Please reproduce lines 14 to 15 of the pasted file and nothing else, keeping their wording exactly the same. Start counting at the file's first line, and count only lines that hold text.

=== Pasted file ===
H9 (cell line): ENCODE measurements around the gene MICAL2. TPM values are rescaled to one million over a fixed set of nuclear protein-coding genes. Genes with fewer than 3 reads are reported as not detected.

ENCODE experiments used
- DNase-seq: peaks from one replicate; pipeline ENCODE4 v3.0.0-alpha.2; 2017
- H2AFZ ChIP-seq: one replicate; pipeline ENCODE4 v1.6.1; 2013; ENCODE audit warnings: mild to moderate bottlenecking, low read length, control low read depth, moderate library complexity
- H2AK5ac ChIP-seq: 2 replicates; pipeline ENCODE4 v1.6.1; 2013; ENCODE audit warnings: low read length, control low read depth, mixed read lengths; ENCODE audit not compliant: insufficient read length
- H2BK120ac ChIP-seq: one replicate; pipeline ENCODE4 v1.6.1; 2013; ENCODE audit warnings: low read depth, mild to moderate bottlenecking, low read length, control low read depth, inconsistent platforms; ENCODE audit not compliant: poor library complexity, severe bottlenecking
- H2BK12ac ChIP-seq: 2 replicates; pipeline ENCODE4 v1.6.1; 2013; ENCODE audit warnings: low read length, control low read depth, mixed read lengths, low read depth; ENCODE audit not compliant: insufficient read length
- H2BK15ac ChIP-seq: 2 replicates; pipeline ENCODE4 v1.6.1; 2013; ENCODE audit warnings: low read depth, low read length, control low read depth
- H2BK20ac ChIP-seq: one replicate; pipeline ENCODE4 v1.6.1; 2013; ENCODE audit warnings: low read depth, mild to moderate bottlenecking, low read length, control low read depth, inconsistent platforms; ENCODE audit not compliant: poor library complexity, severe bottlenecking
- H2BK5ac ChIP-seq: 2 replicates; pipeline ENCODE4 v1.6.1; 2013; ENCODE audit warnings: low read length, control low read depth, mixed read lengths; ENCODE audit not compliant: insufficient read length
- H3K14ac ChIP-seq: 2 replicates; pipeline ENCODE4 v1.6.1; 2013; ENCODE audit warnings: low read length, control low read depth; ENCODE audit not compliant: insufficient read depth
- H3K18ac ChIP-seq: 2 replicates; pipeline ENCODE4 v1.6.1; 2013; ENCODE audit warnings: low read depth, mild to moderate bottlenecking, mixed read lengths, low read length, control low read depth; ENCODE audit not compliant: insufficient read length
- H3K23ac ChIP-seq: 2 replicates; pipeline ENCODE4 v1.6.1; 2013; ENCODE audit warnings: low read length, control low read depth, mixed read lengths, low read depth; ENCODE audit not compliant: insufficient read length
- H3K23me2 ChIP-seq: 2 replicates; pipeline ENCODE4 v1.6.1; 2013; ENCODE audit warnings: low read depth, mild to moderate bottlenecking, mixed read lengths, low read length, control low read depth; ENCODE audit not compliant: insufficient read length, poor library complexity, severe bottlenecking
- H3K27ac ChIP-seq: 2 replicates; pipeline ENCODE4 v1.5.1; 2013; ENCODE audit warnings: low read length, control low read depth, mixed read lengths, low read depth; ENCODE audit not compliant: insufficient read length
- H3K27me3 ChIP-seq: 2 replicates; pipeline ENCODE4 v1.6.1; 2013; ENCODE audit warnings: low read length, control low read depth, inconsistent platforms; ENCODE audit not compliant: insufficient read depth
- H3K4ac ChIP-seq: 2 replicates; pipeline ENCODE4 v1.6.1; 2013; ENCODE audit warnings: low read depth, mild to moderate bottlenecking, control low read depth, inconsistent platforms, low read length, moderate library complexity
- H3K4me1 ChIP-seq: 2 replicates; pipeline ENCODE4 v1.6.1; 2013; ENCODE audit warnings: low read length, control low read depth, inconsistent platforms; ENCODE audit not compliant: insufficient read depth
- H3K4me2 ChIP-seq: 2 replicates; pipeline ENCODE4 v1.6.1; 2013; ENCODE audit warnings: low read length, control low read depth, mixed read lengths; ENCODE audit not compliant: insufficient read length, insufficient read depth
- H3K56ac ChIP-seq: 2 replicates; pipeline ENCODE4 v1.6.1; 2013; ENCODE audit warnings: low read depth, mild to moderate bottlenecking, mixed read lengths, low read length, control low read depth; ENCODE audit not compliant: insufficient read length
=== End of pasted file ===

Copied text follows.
- H3K23me2 ChIP-seq: 2 replicates; pipeline ENCODE4 v1.6.1; 2013; ENCODE audit warnings: low read depth, mild to moderate bottlenecking, mixed read lengths, low read length, control low read depth; ENCODE audit not compliant: insufficient read length, poor library complexity, severe bottlenecking
- H3K27ac ChIP-seq: 2 replicates; pipeline ENCODE4 v1.5.1; 2013; ENCODE audit warnings: low read length, control low read depth, mixed read lengths, low read depth; ENCODE audit not compliant: insufficient read length